The play Antigone features a deep struggle of power for King Creon. Creon faced several insecurities, during his rule, as king of Thebes. These insecurities, which stemmed from an internal power struggle, went on to, not only affect his rule as king, but his personal relationships, and emotions as well. Other reasons for his actions stem from family matters that have hindered Creon's ability to successfully control and rule by himself.
“Humble yourself or life will do it for you,” is a common quote used by many. This idea of being humble to avoid consequences applies well to the book Antigone by Sophocles. It shows how if one has too much pride, they will be humbled in one way or another. In Antigone, Creon had tunnel vision, not listening to anyone. His fatal flaw was hubris, ultimately leading to the downfall of him.
With Creon having too much ego, it initiated all the conflicts that arose. He won 't listen to anyone, even when Teiresias tells him his truthful prophecy he thinks that he is being paid off. Creon has a certain cockiness that no one in their right mind would bare. Soon Creon suffers a peripeteia, which he was warned about from many. A king, with a kingdoms submission, is easily above others; but they still suffer.
This contributed to the fact that he was mentally lost. He had clouded judgment because of his idea of what is right for the city is the only way he would rule. As Burt describes “Creon remains adamant, and his judgment on Antigone and Ismene, along with his subsequent argument with his son, Haemon, reveals that Creon's principles are self-centered, contradictory, and compromised by his own pride, fears, and anxieties. ”(Burt). Creon can only think in his mindset and any other view to him is impossible to understand.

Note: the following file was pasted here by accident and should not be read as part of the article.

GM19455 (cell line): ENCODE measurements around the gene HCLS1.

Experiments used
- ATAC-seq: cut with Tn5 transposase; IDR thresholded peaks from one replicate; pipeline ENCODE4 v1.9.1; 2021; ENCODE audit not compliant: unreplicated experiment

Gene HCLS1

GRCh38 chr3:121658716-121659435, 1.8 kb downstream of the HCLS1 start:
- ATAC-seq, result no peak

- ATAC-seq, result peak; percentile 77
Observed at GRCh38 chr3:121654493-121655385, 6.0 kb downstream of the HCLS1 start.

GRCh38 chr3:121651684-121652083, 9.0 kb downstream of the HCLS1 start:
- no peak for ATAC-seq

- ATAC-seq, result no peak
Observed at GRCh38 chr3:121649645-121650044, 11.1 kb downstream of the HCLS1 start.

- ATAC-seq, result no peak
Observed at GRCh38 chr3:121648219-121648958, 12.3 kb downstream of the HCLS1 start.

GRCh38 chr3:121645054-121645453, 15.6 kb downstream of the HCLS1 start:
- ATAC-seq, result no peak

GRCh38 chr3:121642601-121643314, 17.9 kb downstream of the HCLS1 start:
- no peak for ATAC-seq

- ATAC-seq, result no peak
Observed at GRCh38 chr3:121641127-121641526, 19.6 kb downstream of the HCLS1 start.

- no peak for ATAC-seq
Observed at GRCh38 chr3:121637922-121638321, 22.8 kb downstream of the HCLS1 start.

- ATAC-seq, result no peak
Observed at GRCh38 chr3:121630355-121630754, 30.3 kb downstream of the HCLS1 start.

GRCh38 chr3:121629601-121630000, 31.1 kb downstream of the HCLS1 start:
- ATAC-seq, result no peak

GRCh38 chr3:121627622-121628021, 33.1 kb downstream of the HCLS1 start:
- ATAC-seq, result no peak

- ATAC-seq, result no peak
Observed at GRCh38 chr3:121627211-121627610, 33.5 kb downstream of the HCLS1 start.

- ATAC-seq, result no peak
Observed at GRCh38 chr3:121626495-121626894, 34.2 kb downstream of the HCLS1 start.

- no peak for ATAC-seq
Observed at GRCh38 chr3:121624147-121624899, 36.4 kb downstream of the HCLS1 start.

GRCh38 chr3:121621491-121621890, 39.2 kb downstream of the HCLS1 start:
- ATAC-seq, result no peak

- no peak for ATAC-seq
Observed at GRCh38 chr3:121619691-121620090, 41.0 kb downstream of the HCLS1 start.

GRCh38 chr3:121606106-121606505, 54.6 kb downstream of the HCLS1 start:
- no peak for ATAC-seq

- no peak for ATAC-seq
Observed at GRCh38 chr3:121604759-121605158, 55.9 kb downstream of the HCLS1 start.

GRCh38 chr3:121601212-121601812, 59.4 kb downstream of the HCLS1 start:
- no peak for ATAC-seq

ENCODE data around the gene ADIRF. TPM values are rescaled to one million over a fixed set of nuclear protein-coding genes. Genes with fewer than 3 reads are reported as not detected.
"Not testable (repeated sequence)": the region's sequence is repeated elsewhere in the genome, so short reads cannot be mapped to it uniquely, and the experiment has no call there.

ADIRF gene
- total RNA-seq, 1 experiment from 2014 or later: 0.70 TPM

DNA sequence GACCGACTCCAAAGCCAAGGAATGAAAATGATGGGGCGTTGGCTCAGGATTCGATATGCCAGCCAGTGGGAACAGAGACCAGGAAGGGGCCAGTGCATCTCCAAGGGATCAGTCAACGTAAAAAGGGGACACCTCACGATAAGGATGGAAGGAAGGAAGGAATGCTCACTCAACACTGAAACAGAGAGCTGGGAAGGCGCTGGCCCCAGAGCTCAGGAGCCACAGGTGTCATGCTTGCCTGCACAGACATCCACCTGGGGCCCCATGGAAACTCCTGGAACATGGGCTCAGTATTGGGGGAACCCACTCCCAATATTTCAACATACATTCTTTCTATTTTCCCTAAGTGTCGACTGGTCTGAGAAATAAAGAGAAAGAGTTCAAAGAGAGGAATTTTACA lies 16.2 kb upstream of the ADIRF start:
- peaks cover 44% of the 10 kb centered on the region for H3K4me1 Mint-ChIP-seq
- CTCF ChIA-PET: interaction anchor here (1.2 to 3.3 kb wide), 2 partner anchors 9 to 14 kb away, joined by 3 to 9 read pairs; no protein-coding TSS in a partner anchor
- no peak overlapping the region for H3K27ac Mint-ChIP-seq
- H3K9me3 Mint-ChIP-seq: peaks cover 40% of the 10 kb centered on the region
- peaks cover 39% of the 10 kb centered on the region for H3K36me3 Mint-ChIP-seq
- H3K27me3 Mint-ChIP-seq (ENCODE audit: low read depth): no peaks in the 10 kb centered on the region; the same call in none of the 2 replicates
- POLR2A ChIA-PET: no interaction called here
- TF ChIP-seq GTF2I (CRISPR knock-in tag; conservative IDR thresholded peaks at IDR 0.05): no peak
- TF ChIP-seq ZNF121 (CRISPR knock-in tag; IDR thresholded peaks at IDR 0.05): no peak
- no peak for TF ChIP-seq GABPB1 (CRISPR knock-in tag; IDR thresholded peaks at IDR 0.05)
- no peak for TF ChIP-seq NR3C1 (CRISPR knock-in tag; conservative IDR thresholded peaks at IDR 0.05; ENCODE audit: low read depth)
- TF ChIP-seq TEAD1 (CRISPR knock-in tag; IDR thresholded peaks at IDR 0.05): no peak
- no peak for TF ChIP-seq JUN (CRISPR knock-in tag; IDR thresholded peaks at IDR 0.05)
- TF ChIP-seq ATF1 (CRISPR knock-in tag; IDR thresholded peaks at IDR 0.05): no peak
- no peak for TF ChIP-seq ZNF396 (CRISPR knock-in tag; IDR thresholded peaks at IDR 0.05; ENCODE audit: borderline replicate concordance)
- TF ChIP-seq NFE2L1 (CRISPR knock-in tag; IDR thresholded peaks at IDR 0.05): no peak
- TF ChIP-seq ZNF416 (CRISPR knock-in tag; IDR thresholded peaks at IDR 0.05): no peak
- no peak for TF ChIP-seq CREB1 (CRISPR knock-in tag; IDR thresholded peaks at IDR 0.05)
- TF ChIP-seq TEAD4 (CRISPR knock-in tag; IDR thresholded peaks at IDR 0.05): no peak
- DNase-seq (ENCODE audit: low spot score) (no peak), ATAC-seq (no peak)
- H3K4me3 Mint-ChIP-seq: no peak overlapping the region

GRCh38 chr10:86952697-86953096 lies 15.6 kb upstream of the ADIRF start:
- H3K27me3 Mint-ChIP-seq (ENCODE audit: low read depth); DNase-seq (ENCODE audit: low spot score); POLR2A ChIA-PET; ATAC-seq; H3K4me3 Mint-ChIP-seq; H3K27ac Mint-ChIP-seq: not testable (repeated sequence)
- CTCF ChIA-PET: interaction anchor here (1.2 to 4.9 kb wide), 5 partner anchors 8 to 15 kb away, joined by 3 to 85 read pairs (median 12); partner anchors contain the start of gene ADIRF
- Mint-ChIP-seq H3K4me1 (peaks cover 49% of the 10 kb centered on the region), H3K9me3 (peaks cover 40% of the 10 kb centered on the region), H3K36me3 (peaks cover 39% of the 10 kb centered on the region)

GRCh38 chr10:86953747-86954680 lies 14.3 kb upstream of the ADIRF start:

His inept leadership is shown through Creon’s inability to listen to his people, his rule over his people through fear, and his opposition towards supporting his people. Creon learns his greatest lesson, with a terrible price, that his hubris, pride, ruined him, as a result of his inability to seek advice and adjust to his
In Sophocles’ play Antigone, Creon, the king of Thebes, best represents a tragic hero. Creon demonstrates goodness in his intentions for Thebes as well as his fragile state due to the fact that he recently lost several family members. Creon, newly named king, finds himself as highest ranking official around, showing superiority. Creon often acts stubborn and prideful, his tragic flaw. And lastly, he must come to terms with the fact that he caused the death of his wife, son, and niece.
“A city which belongs to just one man is no true city.” (lines 838-39) Throughout the play, Antigone, written by Sophocles, the character Haemon constantly tries to persuade his father, Creon, to listen to the people of his city and to become a more humble leader. Haemon’s words, actions, and ideas contrast with Creon’s character. Which results in the two characters having continual conflicting motivations.
As demonstrated throughout the Greek tragedy Antigone, Creon’s tragic flaw is hubris which causes his downfall . The downfall begins when Creon refuses to give Polyneices, the son of Oedipus and the brother of Antigone, a burial. Creon believes that Polyneices did not die an honorable death as he broke exile and raised the sword against his home city, Thebes, so in return he will not receive a burial. Creon’s pride takes over and so he believes he is a man not only superior to women , but a king superior to the gods. He claims, Go out of your heads entirely?
The play, Antigone, is a tragedy written by the Greek poet Sophocles. A common theme among tragedies is that they have a tragic hero, and Antigone is no different. The tragic hero of this poem is Creon, the King of Thebes. Creon is faced with the difficult task of punishing his niece, Antigone. She has broken one of his laws stating that no one is to give proper burial rites to Polyneices, Antigone’s brother, because he tried to overthrow Creon.
He is stubborn, and his pride is so great, he cannot bring himself to acknowledge that he could ever wrong. King Creon also possessed the character trait of being very strict and inflexible, even though his character may have brought protection, or a sense of safety among the Theban people, even when his. When Creon is talking to Teiresias, he thinks that he is being paid off. He does not want to believe he could be wrong about Antigone. Creon even says, “Whatever you say, you will not change my will.”